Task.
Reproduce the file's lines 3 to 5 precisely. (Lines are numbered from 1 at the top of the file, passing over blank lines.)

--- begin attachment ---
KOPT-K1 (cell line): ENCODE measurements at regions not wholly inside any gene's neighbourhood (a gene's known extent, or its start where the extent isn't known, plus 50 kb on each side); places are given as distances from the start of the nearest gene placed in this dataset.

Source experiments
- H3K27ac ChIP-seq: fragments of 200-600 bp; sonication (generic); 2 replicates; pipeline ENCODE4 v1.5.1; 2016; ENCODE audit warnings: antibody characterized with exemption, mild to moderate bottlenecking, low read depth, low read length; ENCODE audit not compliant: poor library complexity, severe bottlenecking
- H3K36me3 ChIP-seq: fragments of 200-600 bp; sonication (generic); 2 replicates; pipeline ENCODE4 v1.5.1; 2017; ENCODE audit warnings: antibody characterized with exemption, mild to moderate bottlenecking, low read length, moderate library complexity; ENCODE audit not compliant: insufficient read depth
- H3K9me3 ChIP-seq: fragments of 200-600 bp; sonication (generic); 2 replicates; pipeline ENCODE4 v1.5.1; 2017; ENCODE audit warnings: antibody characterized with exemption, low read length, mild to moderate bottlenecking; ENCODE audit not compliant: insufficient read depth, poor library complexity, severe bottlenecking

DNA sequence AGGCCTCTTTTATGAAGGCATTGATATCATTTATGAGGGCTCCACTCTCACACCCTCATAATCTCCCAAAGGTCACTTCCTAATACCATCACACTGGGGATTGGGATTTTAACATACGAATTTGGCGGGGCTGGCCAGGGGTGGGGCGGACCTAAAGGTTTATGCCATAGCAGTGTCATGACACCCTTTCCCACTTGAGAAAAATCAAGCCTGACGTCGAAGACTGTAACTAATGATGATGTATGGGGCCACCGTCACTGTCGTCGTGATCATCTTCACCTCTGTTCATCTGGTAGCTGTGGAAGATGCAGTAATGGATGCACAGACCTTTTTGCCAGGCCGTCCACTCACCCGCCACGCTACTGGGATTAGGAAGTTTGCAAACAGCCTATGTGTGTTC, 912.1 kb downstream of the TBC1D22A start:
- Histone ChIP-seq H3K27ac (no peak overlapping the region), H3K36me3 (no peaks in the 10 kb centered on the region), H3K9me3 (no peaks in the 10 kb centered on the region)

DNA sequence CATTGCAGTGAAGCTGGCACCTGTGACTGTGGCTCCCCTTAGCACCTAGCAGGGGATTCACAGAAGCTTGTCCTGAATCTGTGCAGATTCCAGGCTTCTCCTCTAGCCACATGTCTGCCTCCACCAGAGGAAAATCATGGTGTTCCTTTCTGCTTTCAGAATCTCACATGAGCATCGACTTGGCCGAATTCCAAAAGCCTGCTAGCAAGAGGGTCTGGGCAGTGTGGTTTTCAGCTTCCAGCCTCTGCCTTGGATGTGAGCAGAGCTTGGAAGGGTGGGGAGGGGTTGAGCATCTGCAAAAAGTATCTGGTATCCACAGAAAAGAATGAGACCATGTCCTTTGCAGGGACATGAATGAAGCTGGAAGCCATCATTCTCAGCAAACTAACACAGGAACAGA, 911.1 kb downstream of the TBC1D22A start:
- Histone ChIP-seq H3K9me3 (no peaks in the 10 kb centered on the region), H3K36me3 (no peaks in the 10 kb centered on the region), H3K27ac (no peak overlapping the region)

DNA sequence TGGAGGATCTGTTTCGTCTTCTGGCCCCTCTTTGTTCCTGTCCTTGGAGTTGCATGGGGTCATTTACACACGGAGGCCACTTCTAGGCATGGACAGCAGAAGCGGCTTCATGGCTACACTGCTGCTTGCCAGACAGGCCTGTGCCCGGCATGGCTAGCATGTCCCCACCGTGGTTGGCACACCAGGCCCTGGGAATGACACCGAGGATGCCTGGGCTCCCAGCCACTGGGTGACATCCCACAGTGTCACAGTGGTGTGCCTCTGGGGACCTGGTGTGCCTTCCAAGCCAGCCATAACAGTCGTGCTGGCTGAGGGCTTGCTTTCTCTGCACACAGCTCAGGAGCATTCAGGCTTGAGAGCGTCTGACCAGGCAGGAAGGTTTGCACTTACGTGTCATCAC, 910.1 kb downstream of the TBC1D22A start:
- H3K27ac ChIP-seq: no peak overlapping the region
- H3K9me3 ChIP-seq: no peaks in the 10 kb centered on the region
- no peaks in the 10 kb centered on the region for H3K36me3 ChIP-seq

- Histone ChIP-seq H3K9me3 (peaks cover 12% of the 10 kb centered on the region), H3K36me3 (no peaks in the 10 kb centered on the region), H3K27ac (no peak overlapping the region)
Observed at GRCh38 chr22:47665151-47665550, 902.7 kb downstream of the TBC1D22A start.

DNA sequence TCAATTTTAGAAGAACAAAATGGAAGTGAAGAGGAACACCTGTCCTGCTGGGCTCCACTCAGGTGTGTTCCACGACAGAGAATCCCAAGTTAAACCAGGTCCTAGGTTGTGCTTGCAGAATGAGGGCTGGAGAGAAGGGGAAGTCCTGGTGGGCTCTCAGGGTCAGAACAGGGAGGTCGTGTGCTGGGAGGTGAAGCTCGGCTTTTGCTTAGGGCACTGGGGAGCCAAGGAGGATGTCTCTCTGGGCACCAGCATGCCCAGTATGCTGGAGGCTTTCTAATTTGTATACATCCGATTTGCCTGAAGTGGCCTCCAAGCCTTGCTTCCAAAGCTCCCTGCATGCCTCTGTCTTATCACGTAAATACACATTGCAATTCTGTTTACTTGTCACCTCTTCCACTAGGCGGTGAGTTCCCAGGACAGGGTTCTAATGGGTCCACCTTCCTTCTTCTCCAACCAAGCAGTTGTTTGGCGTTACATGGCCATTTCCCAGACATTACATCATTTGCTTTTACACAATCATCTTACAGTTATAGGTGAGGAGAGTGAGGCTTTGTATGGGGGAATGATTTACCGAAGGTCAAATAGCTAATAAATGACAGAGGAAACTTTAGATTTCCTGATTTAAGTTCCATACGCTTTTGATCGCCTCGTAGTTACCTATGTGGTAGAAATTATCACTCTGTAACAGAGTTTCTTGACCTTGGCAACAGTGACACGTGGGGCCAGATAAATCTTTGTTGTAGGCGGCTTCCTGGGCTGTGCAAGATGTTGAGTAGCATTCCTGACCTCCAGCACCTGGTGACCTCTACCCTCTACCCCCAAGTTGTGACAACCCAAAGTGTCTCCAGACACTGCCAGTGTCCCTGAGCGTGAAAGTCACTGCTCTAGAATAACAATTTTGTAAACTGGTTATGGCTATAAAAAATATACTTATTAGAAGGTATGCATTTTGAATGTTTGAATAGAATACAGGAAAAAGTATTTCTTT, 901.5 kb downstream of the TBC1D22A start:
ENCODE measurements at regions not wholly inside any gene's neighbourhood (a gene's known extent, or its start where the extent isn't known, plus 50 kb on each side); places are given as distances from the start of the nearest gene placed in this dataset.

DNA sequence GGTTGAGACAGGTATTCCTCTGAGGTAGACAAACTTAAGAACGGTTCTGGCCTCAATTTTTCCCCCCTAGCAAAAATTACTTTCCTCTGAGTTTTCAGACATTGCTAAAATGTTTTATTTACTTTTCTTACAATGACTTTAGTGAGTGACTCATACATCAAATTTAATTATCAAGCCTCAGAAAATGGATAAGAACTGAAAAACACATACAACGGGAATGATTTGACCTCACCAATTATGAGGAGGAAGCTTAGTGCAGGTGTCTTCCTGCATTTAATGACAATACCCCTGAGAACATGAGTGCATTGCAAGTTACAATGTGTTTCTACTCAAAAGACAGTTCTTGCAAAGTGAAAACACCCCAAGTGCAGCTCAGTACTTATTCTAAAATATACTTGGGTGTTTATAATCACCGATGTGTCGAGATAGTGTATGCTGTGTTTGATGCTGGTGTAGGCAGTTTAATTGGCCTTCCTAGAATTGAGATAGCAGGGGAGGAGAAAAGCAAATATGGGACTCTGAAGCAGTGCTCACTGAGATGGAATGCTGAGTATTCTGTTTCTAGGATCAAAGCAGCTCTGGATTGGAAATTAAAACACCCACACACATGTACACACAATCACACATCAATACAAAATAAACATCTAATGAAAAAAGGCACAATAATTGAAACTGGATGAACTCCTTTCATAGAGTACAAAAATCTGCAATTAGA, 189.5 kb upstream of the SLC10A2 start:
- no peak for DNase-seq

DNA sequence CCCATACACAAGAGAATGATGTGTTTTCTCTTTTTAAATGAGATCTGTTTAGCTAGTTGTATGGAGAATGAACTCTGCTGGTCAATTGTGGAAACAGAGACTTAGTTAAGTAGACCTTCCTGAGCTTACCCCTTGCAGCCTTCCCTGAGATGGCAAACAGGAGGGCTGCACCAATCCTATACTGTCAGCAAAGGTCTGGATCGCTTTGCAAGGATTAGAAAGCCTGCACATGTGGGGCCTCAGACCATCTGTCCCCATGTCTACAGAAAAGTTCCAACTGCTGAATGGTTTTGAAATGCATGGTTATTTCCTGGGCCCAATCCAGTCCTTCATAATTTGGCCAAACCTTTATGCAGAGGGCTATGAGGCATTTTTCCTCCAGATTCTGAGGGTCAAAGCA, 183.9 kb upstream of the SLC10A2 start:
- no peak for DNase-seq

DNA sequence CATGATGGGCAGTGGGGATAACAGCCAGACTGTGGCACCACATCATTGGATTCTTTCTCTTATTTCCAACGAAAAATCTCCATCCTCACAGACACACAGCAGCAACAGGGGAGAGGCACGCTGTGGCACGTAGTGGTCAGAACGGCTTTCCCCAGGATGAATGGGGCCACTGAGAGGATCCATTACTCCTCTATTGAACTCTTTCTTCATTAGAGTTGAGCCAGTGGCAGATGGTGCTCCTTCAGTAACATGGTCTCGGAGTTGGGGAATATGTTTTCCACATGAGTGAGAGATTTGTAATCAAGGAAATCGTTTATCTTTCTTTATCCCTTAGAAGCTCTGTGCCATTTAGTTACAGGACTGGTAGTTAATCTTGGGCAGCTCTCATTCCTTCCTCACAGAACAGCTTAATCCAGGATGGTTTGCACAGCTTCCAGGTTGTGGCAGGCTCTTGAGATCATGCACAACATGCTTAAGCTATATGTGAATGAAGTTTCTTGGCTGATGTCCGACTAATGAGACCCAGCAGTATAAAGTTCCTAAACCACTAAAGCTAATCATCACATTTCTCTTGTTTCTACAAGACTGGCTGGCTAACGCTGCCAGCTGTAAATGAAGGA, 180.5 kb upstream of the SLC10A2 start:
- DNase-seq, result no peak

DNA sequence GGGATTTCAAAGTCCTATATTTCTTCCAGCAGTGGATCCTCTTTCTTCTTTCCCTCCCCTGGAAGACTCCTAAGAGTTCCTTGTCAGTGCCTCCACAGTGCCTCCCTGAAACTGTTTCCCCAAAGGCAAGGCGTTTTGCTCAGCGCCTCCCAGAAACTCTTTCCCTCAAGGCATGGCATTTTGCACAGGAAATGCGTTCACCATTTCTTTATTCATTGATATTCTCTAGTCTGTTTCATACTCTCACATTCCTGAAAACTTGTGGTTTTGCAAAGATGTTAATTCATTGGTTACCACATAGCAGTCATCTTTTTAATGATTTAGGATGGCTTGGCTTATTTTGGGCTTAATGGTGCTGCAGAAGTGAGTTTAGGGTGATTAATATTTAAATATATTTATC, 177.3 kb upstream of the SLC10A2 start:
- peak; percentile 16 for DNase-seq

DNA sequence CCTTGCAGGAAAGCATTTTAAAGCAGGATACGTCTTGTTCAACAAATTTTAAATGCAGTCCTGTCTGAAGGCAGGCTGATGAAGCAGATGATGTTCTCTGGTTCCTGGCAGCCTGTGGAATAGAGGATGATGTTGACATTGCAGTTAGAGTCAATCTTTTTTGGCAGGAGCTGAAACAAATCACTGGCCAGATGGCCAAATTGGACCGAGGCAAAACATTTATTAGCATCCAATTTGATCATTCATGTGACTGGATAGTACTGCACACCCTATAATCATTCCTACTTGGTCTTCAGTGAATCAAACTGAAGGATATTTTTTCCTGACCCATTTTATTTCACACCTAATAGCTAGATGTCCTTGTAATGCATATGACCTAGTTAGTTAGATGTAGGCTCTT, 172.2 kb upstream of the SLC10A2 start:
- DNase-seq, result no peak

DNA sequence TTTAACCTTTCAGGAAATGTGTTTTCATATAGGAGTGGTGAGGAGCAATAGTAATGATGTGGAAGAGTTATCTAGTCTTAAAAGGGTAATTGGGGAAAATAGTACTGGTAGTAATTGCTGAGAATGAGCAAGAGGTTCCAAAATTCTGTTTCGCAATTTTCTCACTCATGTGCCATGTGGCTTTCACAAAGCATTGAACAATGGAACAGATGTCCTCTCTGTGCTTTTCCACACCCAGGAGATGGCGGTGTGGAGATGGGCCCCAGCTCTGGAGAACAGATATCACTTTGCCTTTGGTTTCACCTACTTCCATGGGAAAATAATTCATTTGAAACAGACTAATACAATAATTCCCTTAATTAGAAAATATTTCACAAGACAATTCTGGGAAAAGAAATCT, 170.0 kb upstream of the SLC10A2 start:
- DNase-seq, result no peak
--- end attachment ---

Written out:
- H3K27ac ChIP-seq: fragments of 200-600 bp; sonication (generic); 2 replicates; pipeline ENCODE4 v1.5.1; 2016; ENCODE audit warnings: antibody characterized with exemption, mild to moderate bottlenecking, low read depth, low read length; ENCODE audit not compliant: poor library complexity, severe bottlenecking
- H3K36me3 ChIP-seq: fragments of 200-600 bp; sonication (generic); 2 replicates; pipeline ENCODE4 v1.5.1; 2017; ENCODE audit warnings: antibody characterized with exemption, mild to moderate bottlenecking, low read length, moderate library complexity; ENCODE audit not compliant: insufficient read depth
- H3K9me3 ChIP-seq: fragments of 200-600 bp; sonication (generic); 2 replicates; pipeline ENCODE4 v1.5.1; 2017; ENCODE audit warnings: antibody characterized with exemption, low read length, mild to moderate bottlenecking; ENCODE audit not compliant: insufficient read depth, poor library complexity, severe bottlenecking